One Step at a Time!

One Step at a Time! The Stonewall incident of June 1969 in the USA was a watershed moment that marked the beginning of a revolutionary period for the rights of the LGBTQIA+ community. Since the 1990s, the month of June has been observed as the PRIDE month to celebrate their diversity. Three US Presidents, including Joe Biden, have endorsed it to recognize the rights of this community and protect their dignity. This year was no different, but the month was tainted with worrying news of the LGBTQIA+ community being targeted. Incidents like the harsh crackdown of the Turkish police on the peaceful Pride parade in Istanbul, Hungary passing a law banning the LGBTQIA+ content and a gay man being killed outside a gay bar in Spain spread worry and concern amongst people. But amongst these worrying headlines, an unexpected judgment made in the case S.Sushma v. Commissioner of Police1 stood as a beacon of hope. This case has become one of the leading examples of judicial activism set by the Indian judiciary not just for India but for the whole world. The matter before the Hon’ble Madras High Court was simple - a major (18+) lesbian couple had moved out of their family homes to live together. Their respective families wished that they be returned to them and the Court was petitioned to stop the same. The single Judge bench could have simply granted protection to the couple and concluded the matter. But the Court, in its wisdom decided to look at the larger issue.

The Hon’ble Judge admitted that he was not sensitized enough about the problems of the LGBTQIA+ community and underwent counseling to understand the concept of ‘homosexuality.’ This helped the Hon’ble Court realize the need for the Indian society to evolve and understand the issues faced by the LGBTQIA+ community thereby ensuring a day where they no longer have to conceal their true identity to meet society’s unreasonable expectations as well as their individual rights are protected. In light of this, the Madras High Court passed a ‘continuing mandamus’ under which it passed a slew of guidelines to change the society’s mentality towards LGBTQIA+ people.

The guidelines included banning of all kinds of conversion therapies and making it a punishable offence. The Hon’ble Court also ordered the Central and State Governments to organize awareness programs for police and other state officials to habituate them with the concept of homosexuality so they can correctly handle matters concerning people of the LGBTQIA+ community. The Hon’ble Court also ordered that all educational institutions (private as well as public) should include subjects that will educate the younger generations about the LGBTQIA+ community and help reduce prejudice and stigma against them. The learned Judge directed these guidelines to be in force until suitable laws are passed by the Parliament of India and that the Madras High Court would from time to time seek reports on the enforcement of these guidelines.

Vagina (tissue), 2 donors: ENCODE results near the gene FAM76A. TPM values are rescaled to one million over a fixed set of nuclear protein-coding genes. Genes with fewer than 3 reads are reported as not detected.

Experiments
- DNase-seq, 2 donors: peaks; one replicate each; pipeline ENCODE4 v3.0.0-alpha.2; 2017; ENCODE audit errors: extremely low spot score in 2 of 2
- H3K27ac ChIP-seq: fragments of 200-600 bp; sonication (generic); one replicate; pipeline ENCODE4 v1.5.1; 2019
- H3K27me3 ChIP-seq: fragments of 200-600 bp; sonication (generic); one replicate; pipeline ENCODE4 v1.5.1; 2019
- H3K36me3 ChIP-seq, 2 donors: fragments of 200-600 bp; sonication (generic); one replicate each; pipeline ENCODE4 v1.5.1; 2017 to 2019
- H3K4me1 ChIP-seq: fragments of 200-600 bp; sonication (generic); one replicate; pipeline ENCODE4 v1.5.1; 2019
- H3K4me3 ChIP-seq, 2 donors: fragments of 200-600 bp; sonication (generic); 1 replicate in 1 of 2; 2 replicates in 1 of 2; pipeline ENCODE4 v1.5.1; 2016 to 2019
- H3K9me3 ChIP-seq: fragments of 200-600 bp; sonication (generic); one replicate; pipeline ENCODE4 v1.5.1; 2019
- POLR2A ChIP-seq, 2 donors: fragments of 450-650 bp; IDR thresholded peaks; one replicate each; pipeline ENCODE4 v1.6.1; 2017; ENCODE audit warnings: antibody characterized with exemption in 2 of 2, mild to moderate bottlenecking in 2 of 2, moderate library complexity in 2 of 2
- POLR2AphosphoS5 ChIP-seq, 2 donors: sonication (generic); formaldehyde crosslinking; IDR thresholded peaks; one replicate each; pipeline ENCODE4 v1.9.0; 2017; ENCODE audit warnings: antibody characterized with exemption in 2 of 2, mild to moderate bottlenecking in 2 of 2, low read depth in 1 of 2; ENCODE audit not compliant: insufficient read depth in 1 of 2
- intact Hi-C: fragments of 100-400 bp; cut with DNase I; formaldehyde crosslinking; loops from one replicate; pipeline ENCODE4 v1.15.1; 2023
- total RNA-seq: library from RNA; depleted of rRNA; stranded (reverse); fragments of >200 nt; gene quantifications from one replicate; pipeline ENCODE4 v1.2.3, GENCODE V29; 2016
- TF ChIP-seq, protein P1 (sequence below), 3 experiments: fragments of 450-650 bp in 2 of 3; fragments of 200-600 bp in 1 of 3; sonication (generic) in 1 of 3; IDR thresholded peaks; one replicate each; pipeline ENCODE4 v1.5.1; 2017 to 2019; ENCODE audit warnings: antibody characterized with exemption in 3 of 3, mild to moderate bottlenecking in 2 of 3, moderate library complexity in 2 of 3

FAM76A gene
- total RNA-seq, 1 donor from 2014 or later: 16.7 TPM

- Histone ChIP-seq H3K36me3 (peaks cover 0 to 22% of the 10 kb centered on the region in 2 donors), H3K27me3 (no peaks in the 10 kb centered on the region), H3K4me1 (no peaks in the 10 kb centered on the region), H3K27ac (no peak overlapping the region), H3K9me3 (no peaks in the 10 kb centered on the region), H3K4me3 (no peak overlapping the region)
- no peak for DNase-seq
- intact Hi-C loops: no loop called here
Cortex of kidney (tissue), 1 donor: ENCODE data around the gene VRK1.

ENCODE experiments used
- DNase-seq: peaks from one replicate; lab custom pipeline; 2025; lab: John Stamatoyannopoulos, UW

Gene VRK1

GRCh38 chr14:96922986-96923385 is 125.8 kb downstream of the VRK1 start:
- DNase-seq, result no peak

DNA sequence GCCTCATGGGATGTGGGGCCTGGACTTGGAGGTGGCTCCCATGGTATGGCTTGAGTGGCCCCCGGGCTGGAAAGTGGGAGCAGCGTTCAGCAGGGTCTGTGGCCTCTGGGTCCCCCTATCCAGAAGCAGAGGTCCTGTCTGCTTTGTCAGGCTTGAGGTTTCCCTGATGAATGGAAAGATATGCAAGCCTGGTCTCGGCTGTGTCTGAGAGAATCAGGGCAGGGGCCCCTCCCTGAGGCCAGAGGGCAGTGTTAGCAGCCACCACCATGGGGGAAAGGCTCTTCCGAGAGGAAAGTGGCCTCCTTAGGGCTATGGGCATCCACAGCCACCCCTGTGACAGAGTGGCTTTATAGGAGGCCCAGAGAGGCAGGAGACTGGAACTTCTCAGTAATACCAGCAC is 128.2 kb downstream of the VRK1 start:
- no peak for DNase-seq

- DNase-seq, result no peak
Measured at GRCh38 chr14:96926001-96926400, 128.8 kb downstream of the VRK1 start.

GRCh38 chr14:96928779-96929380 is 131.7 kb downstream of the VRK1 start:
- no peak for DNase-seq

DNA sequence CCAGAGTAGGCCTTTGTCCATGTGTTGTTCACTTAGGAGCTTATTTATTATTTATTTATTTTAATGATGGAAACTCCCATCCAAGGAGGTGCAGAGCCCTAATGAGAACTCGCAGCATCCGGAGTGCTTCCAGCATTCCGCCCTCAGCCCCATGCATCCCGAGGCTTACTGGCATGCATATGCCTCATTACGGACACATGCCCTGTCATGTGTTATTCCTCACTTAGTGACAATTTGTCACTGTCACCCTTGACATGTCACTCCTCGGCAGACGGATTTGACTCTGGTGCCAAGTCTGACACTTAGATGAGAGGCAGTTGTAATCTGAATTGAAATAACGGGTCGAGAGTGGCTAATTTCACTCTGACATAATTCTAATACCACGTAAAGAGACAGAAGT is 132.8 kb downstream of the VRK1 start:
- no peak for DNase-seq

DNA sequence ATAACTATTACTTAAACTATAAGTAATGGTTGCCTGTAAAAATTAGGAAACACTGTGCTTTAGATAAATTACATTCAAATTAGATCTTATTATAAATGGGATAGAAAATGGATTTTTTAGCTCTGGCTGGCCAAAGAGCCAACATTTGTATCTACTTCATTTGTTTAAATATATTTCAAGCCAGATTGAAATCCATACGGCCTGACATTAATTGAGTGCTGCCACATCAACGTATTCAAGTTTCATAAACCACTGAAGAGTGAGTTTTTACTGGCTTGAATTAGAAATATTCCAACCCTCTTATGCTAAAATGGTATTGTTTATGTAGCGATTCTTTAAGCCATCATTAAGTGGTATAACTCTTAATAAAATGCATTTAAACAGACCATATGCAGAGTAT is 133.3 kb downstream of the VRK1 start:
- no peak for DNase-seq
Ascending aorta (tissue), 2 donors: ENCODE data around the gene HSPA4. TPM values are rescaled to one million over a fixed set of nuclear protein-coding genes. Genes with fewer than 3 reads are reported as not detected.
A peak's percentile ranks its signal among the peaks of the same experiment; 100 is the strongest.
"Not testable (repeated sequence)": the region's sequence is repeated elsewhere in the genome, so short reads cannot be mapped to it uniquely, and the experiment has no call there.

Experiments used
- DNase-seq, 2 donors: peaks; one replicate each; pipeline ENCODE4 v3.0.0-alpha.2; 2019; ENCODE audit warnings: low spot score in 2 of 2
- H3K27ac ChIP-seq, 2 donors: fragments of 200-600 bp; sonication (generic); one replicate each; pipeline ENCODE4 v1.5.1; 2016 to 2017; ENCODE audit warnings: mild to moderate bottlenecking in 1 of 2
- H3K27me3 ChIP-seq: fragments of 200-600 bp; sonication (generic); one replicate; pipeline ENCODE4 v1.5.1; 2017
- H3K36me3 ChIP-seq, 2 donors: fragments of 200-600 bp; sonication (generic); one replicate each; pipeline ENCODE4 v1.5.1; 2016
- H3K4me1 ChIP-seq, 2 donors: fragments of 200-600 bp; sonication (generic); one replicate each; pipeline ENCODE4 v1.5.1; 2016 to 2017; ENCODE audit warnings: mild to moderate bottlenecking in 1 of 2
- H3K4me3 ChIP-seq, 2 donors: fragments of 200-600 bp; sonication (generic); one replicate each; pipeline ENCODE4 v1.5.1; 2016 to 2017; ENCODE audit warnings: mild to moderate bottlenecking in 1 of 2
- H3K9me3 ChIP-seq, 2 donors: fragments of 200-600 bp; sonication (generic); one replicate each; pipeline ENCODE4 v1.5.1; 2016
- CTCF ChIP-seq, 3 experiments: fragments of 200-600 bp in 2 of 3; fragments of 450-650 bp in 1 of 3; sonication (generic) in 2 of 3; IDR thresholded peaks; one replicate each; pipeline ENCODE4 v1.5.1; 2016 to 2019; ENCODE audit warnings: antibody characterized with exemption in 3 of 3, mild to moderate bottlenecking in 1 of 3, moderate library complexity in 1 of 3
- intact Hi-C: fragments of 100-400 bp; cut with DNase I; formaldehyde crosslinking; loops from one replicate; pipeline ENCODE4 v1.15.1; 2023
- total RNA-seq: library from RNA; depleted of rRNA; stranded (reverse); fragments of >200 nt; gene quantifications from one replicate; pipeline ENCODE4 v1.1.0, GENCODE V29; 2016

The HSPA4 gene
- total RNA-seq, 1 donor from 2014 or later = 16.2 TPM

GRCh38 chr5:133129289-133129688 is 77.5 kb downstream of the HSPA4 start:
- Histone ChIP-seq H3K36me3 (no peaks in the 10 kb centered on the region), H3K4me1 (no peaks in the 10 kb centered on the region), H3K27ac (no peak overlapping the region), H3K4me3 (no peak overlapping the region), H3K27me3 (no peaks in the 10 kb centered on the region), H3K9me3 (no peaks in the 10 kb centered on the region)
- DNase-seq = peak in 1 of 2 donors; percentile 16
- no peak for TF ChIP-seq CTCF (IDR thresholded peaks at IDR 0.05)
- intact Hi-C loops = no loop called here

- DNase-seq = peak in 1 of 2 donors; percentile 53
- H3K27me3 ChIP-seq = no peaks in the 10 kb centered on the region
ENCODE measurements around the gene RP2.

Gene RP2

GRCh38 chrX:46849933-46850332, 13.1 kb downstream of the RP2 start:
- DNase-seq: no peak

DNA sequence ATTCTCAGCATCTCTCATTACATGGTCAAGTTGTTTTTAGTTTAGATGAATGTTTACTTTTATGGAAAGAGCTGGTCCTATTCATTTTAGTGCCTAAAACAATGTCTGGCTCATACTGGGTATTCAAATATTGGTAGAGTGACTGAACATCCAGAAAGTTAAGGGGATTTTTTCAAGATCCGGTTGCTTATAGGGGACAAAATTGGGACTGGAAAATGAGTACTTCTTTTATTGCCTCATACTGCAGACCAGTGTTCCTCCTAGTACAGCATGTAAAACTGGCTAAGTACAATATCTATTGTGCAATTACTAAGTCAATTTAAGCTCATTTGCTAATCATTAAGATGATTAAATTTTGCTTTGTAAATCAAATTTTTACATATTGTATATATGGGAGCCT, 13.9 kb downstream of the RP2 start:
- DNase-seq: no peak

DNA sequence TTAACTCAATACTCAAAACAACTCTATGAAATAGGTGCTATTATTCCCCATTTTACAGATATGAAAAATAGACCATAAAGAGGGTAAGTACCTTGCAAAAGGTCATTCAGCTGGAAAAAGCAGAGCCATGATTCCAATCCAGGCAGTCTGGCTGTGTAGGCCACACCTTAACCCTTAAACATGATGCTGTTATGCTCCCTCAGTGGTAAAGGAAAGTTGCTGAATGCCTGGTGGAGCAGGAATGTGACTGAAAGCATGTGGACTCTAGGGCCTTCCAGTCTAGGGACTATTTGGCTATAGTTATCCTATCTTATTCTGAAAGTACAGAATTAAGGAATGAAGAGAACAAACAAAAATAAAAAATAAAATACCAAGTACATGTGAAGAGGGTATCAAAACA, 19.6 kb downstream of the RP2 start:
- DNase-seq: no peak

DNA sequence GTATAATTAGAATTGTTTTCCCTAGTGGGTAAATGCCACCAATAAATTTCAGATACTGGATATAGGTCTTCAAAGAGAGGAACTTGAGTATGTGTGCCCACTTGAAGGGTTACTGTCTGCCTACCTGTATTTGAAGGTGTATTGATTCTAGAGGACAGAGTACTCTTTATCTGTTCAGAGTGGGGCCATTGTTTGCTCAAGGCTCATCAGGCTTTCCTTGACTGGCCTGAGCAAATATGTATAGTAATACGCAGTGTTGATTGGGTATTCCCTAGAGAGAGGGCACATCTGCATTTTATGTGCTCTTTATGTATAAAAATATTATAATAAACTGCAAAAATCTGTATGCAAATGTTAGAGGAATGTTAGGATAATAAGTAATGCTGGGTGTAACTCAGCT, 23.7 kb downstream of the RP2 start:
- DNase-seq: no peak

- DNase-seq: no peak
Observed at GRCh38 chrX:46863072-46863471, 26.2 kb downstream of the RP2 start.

While there is no doubt that it is a huge win for the LGBTQIA+ community of India and is a precedent for courts and societies in other conservative countries, there is also no denying that we may have won a battle, but the war is still on. These changes to society cannot happen overnight even with judicial intervention. They can happen faster and more effectively if every citizen helps in its implementation and contributes towards making a change in society one step at a time.

It is our moral duty as responsible citizens to educate the uninformed. Educational institutions must regularly organize mental awareness sessions by trained psychologists on the concept of ‘homosexuality.’ They must also consider onboarding a psychologist full time for students with any queries, confusion or problems regarding their sexuality. They must declare passing comments on someone’s sexuality a cause for disciplinary action. Teachers should also be given ample training on how to behave and act respectfully with LGBTQIA+ students. These guidelines should also be strictly adhered to by other sectors like the government and the corporate sector. The government in the United Kingdom has passed similar guidelines that have greatly helped in reducing stigma against the LGBTQIA+ community and has encouraged people of this community to embrace their true identity.

It is time that we put aside these differences that divide our society and become a shining example for other countries and societies around the world. S.Sushma v. Commissioner of Police is the preliminary step. It is now up to all of us as individuals of this country to design a future which is equal for all the citizens, one step at a time.